Lacunae in policy and scope of strengthening

Stakeholder engagement

There are specific recommendations across the policies to engage different stakeholders for implementing the HRIS. In general, the government agencies, semi-government institutes, and in some cases, private sector organizations were identified as stakeholders to implement the HRH-related policies. However, there was no specific declaration about the role of the implementing bodies, and there was limited information about the extent of engagement of other stakeholders outside government. For example, according to the National ICT policy 2009, Bangladesh Computer Council or its successor organizations are identified as the implementing actors. However, the specific role of each implementing body, such as other ministries and departments, was not explicitly mentioned in the policy. The policy also identified the private sector as one of the primary actors implementing the HRH database (item#218, under Objective#7). However, there is no clear role clarification on how the private sector players will be engaged in the planning and implementation [27].

The 4th Health, Population and Nutrition Sector Programme (HPNSP 2011-2016) declared the importance of engaging multiple stakeholders in HRH management with their full involvement as per requirements. Nevertheless, there is not enough reflection about the scope of engagement of multiple stakeholders for specific tasks. Similarly, ‘Bangladesh Health Workforce Strategy - 2015’ recommended some short-term, mid-term, and long-term strategic interventions to strengthen the health workforce information system. In this regard, both government agencies and private sector actors were identified as key stakeholders. However, there is no clear guideline on the ways to integrate all these stakeholders for a comprehensive national database. Monitoring the private sector data of HRH has been identified as one of the major challenges in this strategy.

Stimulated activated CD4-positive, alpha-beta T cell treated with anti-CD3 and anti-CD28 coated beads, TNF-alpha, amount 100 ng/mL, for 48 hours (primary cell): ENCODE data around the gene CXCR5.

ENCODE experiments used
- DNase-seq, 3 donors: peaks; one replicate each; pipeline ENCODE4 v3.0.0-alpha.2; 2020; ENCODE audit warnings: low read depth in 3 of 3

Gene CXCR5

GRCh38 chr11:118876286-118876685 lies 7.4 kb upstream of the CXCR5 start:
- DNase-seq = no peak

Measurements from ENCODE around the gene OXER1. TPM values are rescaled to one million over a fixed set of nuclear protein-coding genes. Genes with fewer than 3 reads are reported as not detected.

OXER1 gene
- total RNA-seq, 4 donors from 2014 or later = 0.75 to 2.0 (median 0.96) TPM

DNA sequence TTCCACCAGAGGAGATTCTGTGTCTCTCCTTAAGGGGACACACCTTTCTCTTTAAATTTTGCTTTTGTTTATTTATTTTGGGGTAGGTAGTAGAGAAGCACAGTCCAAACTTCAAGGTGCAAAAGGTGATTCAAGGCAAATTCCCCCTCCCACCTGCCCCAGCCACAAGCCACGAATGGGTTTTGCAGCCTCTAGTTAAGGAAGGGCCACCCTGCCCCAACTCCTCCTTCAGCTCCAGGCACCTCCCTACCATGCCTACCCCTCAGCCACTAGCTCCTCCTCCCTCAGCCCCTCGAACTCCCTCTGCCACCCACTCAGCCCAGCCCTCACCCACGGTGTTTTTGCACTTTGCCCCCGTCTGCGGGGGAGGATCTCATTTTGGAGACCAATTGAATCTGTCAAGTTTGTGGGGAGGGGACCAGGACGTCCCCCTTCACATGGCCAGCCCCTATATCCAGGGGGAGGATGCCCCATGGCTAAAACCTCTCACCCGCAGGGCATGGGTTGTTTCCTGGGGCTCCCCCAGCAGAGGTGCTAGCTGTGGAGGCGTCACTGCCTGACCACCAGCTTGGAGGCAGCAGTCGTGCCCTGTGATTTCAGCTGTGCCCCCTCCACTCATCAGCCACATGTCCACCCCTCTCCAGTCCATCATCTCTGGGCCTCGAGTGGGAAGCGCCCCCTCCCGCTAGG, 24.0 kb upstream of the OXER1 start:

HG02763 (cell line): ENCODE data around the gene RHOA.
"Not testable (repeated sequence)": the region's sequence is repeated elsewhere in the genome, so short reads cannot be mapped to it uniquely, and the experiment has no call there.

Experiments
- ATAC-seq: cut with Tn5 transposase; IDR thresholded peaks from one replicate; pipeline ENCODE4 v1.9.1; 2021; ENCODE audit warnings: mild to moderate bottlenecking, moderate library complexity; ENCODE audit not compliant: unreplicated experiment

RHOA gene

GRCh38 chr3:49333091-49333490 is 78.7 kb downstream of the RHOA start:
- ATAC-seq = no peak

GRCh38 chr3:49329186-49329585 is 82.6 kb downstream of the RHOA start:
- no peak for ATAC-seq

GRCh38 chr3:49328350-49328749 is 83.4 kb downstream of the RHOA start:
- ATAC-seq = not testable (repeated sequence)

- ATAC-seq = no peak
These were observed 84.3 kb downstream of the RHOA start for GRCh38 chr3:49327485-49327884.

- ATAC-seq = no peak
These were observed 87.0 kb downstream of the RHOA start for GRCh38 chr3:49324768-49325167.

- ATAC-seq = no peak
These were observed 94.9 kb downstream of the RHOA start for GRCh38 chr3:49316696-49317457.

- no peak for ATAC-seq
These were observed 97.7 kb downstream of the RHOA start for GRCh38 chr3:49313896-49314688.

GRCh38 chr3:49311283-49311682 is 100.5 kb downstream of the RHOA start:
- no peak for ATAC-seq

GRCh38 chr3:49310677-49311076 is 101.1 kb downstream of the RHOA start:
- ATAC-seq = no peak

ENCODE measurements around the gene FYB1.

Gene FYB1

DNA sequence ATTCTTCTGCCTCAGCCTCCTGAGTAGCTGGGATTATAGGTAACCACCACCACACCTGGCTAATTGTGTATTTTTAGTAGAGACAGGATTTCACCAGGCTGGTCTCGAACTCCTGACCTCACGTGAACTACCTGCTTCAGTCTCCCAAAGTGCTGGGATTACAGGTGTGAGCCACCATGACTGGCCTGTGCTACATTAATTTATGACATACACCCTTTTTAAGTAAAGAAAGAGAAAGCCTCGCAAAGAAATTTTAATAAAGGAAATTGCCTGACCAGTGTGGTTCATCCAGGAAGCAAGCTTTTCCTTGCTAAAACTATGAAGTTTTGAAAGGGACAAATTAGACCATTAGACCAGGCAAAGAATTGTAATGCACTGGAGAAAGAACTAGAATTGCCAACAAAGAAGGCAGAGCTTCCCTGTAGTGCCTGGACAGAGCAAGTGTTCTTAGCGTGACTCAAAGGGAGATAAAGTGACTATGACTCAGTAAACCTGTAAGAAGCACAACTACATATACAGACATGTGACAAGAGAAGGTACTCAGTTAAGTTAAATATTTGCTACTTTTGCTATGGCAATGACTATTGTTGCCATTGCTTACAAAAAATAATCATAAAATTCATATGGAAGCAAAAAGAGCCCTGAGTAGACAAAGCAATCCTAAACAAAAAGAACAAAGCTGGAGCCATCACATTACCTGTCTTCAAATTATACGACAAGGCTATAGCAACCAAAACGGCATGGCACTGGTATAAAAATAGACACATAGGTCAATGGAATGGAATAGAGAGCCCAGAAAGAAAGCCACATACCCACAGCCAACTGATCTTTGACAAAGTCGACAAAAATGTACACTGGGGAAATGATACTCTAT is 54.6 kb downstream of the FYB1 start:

Implementation and monitoring strategy

The 3rd HPNSDP (2011-16) recommended developing and establishing a Central Human Resource Information System (CHRIS) encompassing all the directorates and departments of MOHFW by 2016 [29]. However, the subsequent 4th HNPSP (2017-22) mentioned that the HRH data was not made available in a single place from all over the country [31]. There was no specific reason mentioned regarding how establishing a central HRIS for all directorates was impeded. This policy (PIP 2017-22) also mentioned that, in establishing comprehensive HRIS under the 3rd sector program, the ownership of MOHFW was not prominent. This is also reflected in the Logical Framework of the 4th PIP, as under the component-5 “Important Assumption” was taken as “Health Service Division of the MOHFW has control on CHRIS based at MIS department of DGHS” [31]. This assumption indicates that while the DGHS has a well-developed HRIS for capturing their countrywide HRH, there was a lack of implementation plan of other agencies within MOHFW.

The Health Workforce Strategy 2015 and the two PIPs (2011-2016 and 2017-2022) mentioned a long-term plan to assess the implementation, monitoring, and reviewing of the HRIS. However, the other policies and strategies lack such strategy to evaluate the appropriateness of the design of the tool as well as the coordination mechanism among stakeholders in the implementation process. The National ICT Policy did not provide any clear idea about the budgetary allocation for developing and using the database for HRH management. Similarly, the Bangladesh Health Workforce Strategy 2015 recommended a step-wise approach for establishing and using the HRIS, but the action plans were designed without referring to any specific budget.

Coordination among policies